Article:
userver: engine::SingleConsumerEvent Class Reference
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engine::SingleConsumerEvent Class Referencefinal

#include <userver/engine/single_consumer_event.hpp>

Detailed Description

A multiple-producers, single-consumer event.

Definition at line 19 of file single_consumer_event.hpp.


struct  NoAutoReset

Public Member Functions

 SingleConsumerEvent () noexcept
 Creates an event that resets automatically on retrieval.
 SingleConsumerEvent (NoAutoReset) noexcept
 Creates an event that does not reset automatically.
 SingleConsumerEvent (const SingleConsumerEvent &)=delete
 SingleConsumerEvent (SingleConsumerEvent &&)=delete
SingleConsumerEventoperator= (const SingleConsumerEvent &)=delete
SingleConsumerEventoperator= (SingleConsumerEvent &&)=delete
bool IsAutoReset () const noexcept
bool WaitForEvent ()
 Waits until the event is in a signaled state.
template<typename Clock , typename Duration >
bool WaitForEventFor (std::chrono::duration< Clock, Duration >)
template<typename Clock , typename Duration >
bool WaitForEventUntil (std::chrono::time_point< Clock, Duration >)
bool WaitForEventUntil (Deadline)
template<typename Predicate >
bool WaitUntil (Deadline, Predicate stop_waiting)
 Works like std::condition_variable::wait_until. Waits until stop_waiting becomes true, and we are notified via Send.
void Reset () noexcept
void Send ()
bool IsReady () const noexcept
 Returns true iff already signaled. Never resets the signal.

Member Function Documentation

◆ IsAutoReset()

bool engine::SingleConsumerEvent::IsAutoReset ( ) const
whether this event resets automatically on retrieval

◆ Reset()

void engine::SingleConsumerEvent::Reset ( )

Resets the signal flag. Guarantees at least 'acquire' and 'release' memory ordering. Must only be called by the waiting task.

◆ Send()

void engine::SingleConsumerEvent::Send ( )

Sets the signal flag and wakes a coroutine that waits on it (if any). If the signal flag is already set, does nothing.

The waiter is allowed to destroy the SingleConsumerEvent immediately after exiting WaitForEvent, ONLY IF the wait succeeded. Otherwise a concurrent task may call Send on a destroyed SingleConsumerEvent. Here is an example of this situation:

sender = engine::AsyncNoSpan([&event] { event.Send(); });
// will be woken up by 'Send()' above
const bool success = event.WaitForEvent();
if (!success) {
// If the waiting failed due to deadline or cancellation, we must somehow
// wait until the parallel task does Send (or prevent the parallel task
// from ever doing Send) before destroying the SingleConsumerEvent.
// 'event' is destroyed here. Note that 'Send' might continue executing, but
// it will still complete safely.

◆ WaitForEvent()

bool engine::SingleConsumerEvent::WaitForEvent ( )

Waits until the event is in a signaled state.

If the event is auto-resetting, clears the signal flag upon waking up. If already in a signaled state, does the same without sleeping.

If we the waiting failed (the event did not signal), because the optional deadline is expired or the current task is cancelled, returns false.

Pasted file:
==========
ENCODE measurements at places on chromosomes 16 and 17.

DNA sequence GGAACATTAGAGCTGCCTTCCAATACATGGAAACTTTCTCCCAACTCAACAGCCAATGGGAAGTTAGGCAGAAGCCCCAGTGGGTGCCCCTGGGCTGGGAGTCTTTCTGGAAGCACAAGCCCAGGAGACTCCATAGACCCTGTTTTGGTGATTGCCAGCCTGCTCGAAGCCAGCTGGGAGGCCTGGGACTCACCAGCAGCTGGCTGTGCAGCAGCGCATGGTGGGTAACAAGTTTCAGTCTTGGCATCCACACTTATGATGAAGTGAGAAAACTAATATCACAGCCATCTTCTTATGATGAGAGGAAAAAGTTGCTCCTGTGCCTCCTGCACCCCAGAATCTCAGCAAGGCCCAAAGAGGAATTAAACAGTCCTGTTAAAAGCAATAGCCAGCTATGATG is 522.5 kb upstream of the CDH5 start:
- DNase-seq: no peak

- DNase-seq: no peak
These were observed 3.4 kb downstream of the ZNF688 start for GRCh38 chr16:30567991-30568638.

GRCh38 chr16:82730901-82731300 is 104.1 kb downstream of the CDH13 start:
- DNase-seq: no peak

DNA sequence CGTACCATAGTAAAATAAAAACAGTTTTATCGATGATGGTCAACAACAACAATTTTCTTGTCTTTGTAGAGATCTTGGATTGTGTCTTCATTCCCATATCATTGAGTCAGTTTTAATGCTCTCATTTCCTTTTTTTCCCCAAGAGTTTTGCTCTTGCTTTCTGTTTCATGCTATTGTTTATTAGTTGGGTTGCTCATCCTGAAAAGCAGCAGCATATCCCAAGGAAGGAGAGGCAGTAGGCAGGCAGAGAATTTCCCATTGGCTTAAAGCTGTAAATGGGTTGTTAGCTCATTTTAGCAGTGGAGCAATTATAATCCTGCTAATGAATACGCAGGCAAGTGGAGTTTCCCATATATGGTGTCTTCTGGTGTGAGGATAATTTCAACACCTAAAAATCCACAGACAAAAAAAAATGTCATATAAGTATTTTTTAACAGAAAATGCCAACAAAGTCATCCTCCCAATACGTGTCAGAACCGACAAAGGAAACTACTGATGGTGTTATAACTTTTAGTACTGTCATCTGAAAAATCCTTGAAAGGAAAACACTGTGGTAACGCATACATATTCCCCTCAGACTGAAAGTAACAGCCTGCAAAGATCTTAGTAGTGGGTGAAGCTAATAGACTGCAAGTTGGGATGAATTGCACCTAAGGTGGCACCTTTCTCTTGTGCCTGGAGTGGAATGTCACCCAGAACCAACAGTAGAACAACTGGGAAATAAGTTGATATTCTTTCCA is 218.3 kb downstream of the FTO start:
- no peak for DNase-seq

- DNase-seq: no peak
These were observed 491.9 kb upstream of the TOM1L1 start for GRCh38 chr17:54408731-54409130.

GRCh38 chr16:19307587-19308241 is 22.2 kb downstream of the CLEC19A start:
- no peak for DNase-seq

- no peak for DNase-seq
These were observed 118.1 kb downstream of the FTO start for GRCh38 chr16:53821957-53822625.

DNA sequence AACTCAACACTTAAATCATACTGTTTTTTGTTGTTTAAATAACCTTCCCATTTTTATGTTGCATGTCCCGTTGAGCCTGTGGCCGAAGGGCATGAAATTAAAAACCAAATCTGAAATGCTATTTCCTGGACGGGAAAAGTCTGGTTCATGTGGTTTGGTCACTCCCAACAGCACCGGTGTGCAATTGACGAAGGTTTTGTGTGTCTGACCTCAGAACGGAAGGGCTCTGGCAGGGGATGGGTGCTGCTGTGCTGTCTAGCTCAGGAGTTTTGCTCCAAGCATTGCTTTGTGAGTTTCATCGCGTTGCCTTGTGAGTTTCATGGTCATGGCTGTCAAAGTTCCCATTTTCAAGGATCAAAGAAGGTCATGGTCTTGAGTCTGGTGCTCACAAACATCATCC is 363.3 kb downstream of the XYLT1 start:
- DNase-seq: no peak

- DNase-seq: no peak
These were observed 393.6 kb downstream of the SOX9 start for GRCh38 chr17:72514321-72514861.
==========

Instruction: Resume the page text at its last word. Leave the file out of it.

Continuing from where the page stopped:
whether the event signaled

This is an overloaded member function, provided for convenience. It differs from the above function only in what argument(s) it accepts.

◆ WaitForEventFor()

template<typename Clock , typename Duration >
bool engine::SingleConsumerEvent::WaitForEventFor ( std::chrono::duration< Clock, Duration > duration)

Definition at line 114 of file single_consumer_event.hpp.

◆ WaitForEventUntil()

template<typename Clock , typename Duration >
bool engine::SingleConsumerEvent::WaitForEventUntil ( std::chrono::time_point< Clock, Duration > time_point)

Definition at line 120 of file single_consumer_event.hpp.

◆ WaitUntil()

template<typename Predicate >
bool engine::SingleConsumerEvent::WaitUntil ( Deadline deadline,
Predicate stop_waiting )

Works like std::condition_variable::wait_until. Waits until stop_waiting becomes true, and we are notified via Send.

If stop_waiting` is already true, returns right away.

Unlike std::condition_variable and engine::ConditionVariable, there are no locks around the state watched by stop_waiting, so that state must be atomic. std::memory_order_relaxed is OK inside stop_waiting and inside the notifiers as long as it does not mess up their logic.

Example. Suppose we want to wait until a counter is even, then grab it.


std::atomic<std::uint64_t> count{1};

Notifier side:

// First, mutate the state.
// Notifiers and the waiter will access the state in parallel.
// Operations must be atomic, can be std::memory_order_relaxed.
count.fetch_add(1, std::memory_order_relaxed);
// Second, notify the waiter.

Waiter side:

std::uint64_t count_acquired{};
const bool success = event.WaitUntil({}, [&] {
// Operations must be atomic, can be std::memory_order_relaxed.
count_acquired = count.load(std::memory_order_relaxed);
return count_acquired % 2 == 0 &&
count.compare_exchange_strong(count_acquired, 0,

Definition at line 126 of file single_consumer_event.hpp.

The documentation for this class was generated from the following file: